That is, the constant position in the case law that those provisions preclude Member States or contracting authorities from adding other grounds for exclusion based on criteria relating to the professional qualities of the candidate or tenderer, and more specifically professional honesty, solvency, and economic and financial capacity (see Case 76/81 Transporoute [1982] ECR 417 para 9; Joined Cases C-226/04 and C-228/04 La Cascina [2006] ECR I-1347 para 21–22; and Case C-213/07 Mikhaniki [2008] ECR I-9999 para 40–43. This has recently been reiterated in case C-376/08 Serrantoni and Consorzio stabile edili [2009] ECR I-12169 para 31; C-74/09 Bâtiments and Ponts Construction and WISAG Produktionsservice [2010] ECR I-7271 para 43; and Case Forposta and ABC Direct ContactC-465/11, EU:C:2012:801 para 38]

As the referring court indicated, this would have required an assessment of the extent to which 'Article 1(17) of Law No 190/2012 could be consistent with the third sentence of Article 45(1) of [Directive 2004/18], which, in its view, provides a derogation from the exhaustive nature of the grounds for exclusion for overriding requirements in the general interest, such as those relating to public order and the prevention of crime.' In my view, that would not be possible under Art 45(1) 2004/18 and much less now under the revised wording of Art 57(3) of Directive 2014/24. 


However, given that the contract in the case at hand was below the thresholds, the CJEU did not assess such compatibility with Art 45 Dir 2004/18 (Art 57 Dir 2014/24), and ruled exclusively in relation to the general principles of EU public procurement law (paras 18-24). Indeed, the CJEU reformulated the question in the following terms:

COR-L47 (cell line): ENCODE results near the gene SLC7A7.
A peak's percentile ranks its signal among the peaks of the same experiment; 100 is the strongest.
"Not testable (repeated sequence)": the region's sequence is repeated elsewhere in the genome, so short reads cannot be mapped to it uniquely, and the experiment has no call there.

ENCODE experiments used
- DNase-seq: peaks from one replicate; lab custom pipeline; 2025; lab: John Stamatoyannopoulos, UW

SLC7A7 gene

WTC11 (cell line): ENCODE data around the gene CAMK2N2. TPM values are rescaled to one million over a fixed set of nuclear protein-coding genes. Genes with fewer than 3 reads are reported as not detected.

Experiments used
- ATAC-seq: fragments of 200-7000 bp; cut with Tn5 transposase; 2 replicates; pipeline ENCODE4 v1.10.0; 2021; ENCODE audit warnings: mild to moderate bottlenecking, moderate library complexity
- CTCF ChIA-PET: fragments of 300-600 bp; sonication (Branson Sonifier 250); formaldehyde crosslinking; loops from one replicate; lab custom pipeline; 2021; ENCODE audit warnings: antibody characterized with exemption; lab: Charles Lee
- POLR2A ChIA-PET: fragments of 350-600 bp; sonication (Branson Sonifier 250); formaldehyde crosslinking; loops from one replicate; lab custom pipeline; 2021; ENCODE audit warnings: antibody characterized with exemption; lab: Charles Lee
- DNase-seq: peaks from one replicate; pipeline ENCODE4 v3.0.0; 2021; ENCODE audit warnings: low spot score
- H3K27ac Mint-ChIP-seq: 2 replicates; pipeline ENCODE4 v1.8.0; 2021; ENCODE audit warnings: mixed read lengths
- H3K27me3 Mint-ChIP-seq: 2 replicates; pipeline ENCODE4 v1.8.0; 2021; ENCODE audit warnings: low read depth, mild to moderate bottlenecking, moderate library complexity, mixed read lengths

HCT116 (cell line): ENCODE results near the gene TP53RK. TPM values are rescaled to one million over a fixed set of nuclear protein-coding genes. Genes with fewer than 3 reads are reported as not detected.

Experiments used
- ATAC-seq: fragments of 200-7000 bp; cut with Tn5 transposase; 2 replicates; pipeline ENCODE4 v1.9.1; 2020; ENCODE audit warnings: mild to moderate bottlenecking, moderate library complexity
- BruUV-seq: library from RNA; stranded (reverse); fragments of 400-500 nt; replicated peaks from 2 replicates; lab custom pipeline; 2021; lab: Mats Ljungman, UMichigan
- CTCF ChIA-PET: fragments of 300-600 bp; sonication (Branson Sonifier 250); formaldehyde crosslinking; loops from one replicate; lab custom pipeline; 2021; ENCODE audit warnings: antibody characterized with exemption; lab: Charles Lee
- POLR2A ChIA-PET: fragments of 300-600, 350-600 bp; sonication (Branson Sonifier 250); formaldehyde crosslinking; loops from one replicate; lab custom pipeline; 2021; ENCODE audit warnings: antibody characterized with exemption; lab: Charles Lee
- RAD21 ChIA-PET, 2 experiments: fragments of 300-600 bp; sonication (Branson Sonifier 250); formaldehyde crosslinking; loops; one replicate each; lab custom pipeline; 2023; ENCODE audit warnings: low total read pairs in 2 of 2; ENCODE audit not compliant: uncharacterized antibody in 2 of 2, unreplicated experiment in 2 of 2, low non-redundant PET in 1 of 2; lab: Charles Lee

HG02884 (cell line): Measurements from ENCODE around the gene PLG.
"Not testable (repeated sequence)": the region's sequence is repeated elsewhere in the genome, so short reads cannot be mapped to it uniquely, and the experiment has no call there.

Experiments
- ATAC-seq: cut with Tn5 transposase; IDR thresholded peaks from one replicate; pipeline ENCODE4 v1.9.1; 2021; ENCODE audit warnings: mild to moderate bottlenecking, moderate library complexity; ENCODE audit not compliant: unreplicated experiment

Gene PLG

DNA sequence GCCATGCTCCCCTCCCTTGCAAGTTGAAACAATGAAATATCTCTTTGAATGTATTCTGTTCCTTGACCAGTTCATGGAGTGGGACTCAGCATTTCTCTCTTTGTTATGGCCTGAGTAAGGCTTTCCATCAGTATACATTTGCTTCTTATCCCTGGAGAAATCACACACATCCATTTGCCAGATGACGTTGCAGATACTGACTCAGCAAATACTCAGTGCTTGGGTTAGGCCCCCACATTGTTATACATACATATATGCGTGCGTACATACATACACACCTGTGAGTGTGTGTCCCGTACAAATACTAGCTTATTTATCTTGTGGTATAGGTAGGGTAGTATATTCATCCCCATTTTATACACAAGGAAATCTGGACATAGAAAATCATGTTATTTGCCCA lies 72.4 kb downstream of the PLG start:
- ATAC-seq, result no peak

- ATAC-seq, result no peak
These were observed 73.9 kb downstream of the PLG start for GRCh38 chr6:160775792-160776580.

whether the fundamental rules and general principles of the Treaty, in particular the principles of equal treatment and of non-discrimination and the consequent obligation of transparency, must be interpreted as precluding a provision of national law under which a contracting authority may provide that a candidate or tenderer be excluded from a tendering procedure relating to a public procurement contract for not having lodged, with its tender, a written acceptance of the commitments and declarations contained in a legality protocol, such as that at issue in the main proceedings, the purpose of which is to prevent organised crime infiltrating the public procurement sector (C-425/14, para 25).


In answering that question, the CJEU makes a couple of interesting points:

28 It is clear that, by preventing criminal activity and distortions of competition in the public contracts sector, a measure such as the obligation to declare acceptance of that type of legality protocol appears to be such as to strengthen equal treatment and transparency in procurement procedures. In addition, inasmuch as that obligation is incumbent upon every candidate or concession-holder without distinction, it does not conflict with the principle of non-discrimination.
29 However, in accordance with the principle of proportionality, which constitutes a general principle of EU law, such a measure must not go beyond what is necessary to achieve the intended objective (see, to that effect, judgment in Serrantoni and Consorzio stabile edili, C-376/08, EU:C:2009:808, paragraph 33 and the case-law cited).
30 In that regard, it is appropriate ... to reject Edilux and SICEF’s argument that a declaration of acceptance of certain commitments is an ineffective means of combatting the infiltration of organised crime since observance of those commitments can be determined only after the contract concerned has been awarded. ...